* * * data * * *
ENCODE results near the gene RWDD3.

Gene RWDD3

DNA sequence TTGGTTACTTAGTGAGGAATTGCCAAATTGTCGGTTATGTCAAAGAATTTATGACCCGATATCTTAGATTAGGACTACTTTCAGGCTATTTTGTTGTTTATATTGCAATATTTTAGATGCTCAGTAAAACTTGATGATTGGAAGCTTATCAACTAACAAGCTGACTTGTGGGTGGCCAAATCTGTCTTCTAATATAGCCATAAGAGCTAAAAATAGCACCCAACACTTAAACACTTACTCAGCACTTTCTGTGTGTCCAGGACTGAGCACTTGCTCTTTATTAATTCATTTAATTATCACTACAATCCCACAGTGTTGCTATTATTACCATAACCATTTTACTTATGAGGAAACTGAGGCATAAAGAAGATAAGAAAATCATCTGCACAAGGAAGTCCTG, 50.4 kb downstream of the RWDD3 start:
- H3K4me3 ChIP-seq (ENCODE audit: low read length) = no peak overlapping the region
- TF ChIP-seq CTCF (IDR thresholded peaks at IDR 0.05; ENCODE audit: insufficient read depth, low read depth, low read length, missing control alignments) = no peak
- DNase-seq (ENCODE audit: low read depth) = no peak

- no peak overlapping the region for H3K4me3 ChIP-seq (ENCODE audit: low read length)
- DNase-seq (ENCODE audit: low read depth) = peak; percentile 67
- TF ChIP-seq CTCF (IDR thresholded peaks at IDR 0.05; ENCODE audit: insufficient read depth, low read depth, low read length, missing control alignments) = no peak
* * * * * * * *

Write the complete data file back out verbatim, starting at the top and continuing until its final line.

ENCODE results near the gene RWDD3.

Gene RWDD3

DNA sequence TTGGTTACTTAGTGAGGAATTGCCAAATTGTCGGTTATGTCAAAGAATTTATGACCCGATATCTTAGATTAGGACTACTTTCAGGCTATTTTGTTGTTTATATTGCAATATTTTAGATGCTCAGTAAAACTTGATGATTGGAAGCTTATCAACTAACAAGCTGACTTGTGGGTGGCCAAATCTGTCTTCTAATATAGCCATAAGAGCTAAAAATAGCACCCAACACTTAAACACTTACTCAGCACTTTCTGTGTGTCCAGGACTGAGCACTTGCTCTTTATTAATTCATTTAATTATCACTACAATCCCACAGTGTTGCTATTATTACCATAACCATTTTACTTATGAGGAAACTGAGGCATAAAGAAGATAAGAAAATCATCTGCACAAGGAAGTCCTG, 50.4 kb downstream of the RWDD3 start:
- H3K4me3 ChIP-seq (ENCODE audit: low read length) = no peak overlapping the region
- TF ChIP-seq CTCF (IDR thresholded peaks at IDR 0.05; ENCODE audit: insufficient read depth, low read depth, low read length, missing control alignments) = no peak
- DNase-seq (ENCODE audit: low read depth) = no peak

- no peak overlapping the region for H3K4me3 ChIP-seq (ENCODE audit: low read length)
- DNase-seq (ENCODE audit: low read depth) = peak; percentile 67
- TF ChIP-seq CTCF (IDR thresholded peaks at IDR 0.05; ENCODE audit: insufficient read depth, low read depth, low read length, missing control alignments) = no peak